As the collapse of the Western Roman Empire accelerated during the 4th and 5th centuries, arriving "barbarian" groups began to establish new communities in the border provinces of the declining (and eventually former) empire. This was a time of significant cultural and political change throughout not only these border regions but Europe as a whole.1,2 To better understand post-Roman community formation in one of these key frontier zones after the collapse of the Hunnic movement, we generated new paleogenomic data for a set of 38 burials from a time series of three 5th century cemeteries3,4,5 at Lake Balaton, Hungary. We utilized a comprehensive sampling approach to characterize these cemeteries along with data from 38 additional burials from a previously published mid-6th century site6 and analyzed them alongside data from over 550 penecontemporaneous individuals.7,8,9,10,11,12,13,14,15,16,17,18,19 The range of genetic diversity in all four of these local burial communities is extensive and wider ranging than penecontemporaneous Europeans sequenced to date. Despite many commonalities in burial customs and demography, we find that there were substantial differences in genetic ancestry between the sites. We detect evidence of northern European gene flow into the Lake Balaton region. Additionally, we observe a statistically significant association between dress artifacts and genetic ancestry among 5th century genetically female burials. Our analysis shows that the formation of early Medieval communities was a multifarious process even at a local level, consisting of genetically heterogeneous groups.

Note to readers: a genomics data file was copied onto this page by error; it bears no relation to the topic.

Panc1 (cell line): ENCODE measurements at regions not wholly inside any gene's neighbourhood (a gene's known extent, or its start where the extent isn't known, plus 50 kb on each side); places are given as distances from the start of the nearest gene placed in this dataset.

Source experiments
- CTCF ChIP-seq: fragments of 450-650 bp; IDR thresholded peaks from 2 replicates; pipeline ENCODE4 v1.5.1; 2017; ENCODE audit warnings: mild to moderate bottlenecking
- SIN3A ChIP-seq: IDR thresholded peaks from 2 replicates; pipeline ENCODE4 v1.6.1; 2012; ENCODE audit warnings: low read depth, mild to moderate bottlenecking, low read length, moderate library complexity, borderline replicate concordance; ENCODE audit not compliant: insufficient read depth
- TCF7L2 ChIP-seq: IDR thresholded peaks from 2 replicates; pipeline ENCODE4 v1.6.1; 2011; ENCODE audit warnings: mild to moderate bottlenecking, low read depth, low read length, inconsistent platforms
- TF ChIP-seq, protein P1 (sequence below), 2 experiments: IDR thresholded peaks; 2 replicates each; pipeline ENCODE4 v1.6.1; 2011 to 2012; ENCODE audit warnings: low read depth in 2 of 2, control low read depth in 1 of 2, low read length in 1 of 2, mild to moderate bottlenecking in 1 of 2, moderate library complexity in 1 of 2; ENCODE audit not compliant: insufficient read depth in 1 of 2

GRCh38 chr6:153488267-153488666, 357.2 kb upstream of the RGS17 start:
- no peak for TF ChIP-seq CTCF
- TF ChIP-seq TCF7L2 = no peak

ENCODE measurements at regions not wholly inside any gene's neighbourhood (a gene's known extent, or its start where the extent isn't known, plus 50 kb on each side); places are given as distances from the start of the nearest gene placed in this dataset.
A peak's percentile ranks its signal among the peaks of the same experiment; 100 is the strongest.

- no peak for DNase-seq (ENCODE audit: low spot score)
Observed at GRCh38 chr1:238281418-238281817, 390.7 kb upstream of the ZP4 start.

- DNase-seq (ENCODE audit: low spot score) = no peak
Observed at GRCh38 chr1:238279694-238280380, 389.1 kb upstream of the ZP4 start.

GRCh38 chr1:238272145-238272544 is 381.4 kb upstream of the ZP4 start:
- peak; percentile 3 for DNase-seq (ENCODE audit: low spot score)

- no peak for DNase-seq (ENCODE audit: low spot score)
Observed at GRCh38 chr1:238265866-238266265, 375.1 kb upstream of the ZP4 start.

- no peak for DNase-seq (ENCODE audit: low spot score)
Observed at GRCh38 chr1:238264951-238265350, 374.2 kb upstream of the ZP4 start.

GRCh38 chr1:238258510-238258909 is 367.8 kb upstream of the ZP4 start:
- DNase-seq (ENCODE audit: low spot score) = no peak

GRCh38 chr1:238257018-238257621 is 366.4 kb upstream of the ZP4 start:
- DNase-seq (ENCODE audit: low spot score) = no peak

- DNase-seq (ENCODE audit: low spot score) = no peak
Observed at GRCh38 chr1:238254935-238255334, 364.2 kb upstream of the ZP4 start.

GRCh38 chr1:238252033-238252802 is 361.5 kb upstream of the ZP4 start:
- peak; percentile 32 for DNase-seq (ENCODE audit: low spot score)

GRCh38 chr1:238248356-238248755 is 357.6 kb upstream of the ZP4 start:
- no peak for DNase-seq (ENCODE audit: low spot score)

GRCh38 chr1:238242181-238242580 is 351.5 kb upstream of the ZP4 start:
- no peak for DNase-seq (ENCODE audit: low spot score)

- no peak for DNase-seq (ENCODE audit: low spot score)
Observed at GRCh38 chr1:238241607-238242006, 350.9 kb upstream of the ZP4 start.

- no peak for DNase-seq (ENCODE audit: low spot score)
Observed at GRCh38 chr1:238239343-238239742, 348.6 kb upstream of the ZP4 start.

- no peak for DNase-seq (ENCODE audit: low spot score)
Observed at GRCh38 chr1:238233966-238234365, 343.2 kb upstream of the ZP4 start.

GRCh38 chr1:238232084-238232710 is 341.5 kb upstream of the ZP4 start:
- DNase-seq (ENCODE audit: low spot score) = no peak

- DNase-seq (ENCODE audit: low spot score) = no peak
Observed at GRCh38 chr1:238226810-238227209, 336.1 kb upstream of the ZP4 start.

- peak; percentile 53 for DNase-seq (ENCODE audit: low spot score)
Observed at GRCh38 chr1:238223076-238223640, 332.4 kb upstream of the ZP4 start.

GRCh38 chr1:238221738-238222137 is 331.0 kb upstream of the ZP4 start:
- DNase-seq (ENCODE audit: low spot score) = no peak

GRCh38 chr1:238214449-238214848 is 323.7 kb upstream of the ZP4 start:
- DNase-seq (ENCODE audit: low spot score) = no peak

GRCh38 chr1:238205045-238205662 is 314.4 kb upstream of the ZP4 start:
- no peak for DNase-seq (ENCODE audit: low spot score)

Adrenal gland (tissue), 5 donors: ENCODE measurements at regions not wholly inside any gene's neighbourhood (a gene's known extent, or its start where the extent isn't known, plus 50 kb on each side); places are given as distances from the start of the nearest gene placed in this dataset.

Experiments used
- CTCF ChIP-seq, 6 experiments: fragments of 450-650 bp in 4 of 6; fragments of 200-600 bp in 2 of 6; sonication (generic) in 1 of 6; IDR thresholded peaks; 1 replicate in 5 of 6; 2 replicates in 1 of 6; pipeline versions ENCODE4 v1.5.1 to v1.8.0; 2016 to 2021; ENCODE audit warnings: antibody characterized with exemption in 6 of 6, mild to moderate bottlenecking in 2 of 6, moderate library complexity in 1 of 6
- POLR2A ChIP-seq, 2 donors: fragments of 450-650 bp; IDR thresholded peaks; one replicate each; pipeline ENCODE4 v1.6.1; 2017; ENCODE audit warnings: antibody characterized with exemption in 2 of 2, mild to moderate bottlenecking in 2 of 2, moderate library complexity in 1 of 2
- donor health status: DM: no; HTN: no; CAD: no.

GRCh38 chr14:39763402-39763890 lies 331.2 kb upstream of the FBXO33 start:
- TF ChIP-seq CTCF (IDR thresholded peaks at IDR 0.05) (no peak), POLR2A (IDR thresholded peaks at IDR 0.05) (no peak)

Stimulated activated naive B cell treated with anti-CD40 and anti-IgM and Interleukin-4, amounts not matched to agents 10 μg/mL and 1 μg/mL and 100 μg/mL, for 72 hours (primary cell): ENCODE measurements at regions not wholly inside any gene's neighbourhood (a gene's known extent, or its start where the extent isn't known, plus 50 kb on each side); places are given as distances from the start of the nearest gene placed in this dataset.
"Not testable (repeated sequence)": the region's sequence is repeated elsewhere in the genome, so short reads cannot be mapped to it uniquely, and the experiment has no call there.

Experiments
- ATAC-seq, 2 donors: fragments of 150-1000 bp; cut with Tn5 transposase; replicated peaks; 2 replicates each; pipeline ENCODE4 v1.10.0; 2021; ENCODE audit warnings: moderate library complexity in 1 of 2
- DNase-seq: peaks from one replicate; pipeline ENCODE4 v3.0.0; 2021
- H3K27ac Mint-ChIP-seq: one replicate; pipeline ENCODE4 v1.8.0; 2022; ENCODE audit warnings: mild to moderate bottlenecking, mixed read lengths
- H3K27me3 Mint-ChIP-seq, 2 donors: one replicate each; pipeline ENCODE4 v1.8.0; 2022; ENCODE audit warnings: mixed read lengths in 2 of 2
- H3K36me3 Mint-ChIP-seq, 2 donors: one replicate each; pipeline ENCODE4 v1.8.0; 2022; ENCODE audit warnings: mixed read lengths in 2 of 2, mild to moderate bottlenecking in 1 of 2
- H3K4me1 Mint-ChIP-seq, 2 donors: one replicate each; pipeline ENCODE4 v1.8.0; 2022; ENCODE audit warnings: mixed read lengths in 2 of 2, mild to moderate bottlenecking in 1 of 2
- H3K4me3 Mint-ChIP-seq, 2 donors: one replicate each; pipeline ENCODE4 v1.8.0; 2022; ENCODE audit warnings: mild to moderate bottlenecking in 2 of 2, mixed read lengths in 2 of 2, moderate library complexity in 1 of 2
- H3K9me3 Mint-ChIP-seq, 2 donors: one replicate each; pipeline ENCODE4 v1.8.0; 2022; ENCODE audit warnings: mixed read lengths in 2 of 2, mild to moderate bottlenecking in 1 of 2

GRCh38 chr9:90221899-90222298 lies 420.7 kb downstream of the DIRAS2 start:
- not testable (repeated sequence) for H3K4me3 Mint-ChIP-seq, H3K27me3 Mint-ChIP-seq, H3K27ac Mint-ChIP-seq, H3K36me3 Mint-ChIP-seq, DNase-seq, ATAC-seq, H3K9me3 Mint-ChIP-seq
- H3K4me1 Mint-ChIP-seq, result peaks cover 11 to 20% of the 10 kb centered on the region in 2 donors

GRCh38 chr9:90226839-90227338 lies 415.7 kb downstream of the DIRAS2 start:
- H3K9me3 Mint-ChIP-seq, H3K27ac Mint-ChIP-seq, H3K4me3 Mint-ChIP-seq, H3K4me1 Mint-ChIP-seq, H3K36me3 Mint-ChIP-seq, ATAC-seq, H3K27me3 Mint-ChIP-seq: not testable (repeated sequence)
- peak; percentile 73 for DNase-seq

Fine-scale sampling uncovers the complexity of migrations in 5th–6th century Pannonia

Francalacci, Paolo;
2023-01-01

Abstract

As the collapse of the Western Roman Empire accelerated during the 4th and 5th centuries, arriving "barbarian" groups began to establish new communities in the border provinces of the declining (and eventually former) empire. This was a time of significant cultural and political change throughout not only these border regions but Europe as a whole.1,2 To better understand post-Roman community formation in one of these key frontier zones after the collapse of the Hunnic movement, we generated new paleogenomic data for a set of 38 burials from a time series of three 5th century cemeteries3,4,5 at Lake Balaton, Hungary. We utilized a comprehensive sampling approach to characterize these cemeteries along with data from 38 additional burials from a previously published mid-6th century site6 and analyzed them alongside data from over 550 penecontemporaneous individuals.7,8,9,10,11,12,13,14,15,16,17,18,19 The range of genetic diversity in all four of these local burial communities is extensive and wider ranging than penecontemporaneous Europeans sequenced to date. Despite many commonalities in burial customs and demography, we find that there were substantial differences in genetic ancestry between the sites. We detect evidence of northern European gene flow into the Lake Balaton region. Additionally, we observe a statistically significant association between dress artifacts and genetic ancestry among 5th century genetically female burials. Our analysis shows that the formation of early Medieval communities was a multifarious process even at a local level, consisting of genetically heterogeneous groups.
2023
Late Antiquity; Burial archaeology; Community formation; Early Medieval Europe; Kinship; Migration; Paleogenomics
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Utilizza questo identificativo per citare o creare un link a questo documento: https://hdl.handle.net/11584/373523
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